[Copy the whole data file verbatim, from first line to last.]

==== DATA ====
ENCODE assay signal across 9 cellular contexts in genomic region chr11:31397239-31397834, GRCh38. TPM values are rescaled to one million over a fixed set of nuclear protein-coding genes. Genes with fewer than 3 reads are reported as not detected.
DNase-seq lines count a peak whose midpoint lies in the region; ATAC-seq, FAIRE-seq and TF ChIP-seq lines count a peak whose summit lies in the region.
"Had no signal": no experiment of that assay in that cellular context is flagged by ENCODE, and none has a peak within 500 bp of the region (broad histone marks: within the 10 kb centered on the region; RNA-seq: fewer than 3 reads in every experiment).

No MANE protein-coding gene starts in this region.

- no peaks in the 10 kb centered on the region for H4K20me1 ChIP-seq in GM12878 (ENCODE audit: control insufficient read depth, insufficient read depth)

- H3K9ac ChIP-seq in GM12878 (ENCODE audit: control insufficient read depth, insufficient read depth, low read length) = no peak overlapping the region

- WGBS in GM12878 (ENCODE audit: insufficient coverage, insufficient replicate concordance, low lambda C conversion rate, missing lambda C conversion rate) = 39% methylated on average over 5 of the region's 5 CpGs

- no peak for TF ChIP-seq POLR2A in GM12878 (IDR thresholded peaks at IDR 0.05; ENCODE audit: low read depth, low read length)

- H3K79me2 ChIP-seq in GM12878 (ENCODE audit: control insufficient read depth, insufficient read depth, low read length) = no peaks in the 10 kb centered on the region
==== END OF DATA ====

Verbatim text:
ENCODE assay signal across 9 cellular contexts in genomic region chr11:31397239-31397834, GRCh38. TPM values are rescaled to one million over a fixed set of nuclear protein-coding genes. Genes with fewer than 3 reads are reported as not detected.
DNase-seq lines count a peak whose midpoint lies in the region; ATAC-seq, FAIRE-seq and TF ChIP-seq lines count a peak whose summit lies in the region.
"Had no signal": no experiment of that assay in that cellular context is flagged by ENCODE, and none has a peak within 500 bp of the region (broad histone marks: within the 10 kb centered on the region; RNA-seq: fewer than 3 reads in every experiment).

No MANE protein-coding gene starts in this region.

- no peaks in the 10 kb centered on the region for H4K20me1 ChIP-seq in GM12878 (ENCODE audit: control insufficient read depth, insufficient read depth)

- H3K9ac ChIP-seq in GM12878 (ENCODE audit: control insufficient read depth, insufficient read depth, low read length) = no peak overlapping the region

- WGBS in GM12878 (ENCODE audit: insufficient coverage, insufficient replicate concordance, low lambda C conversion rate, missing lambda C conversion rate) = 39% methylated on average over 5 of the region's 5 CpGs

- no peak for TF ChIP-seq POLR2A in GM12878 (IDR thresholded peaks at IDR 0.05; ENCODE audit: low read depth, low read length)

- H3K79me2 ChIP-seq in GM12878 (ENCODE audit: control insufficient read depth, insufficient read depth, low read length) = no peaks in the 10 kb centered on the region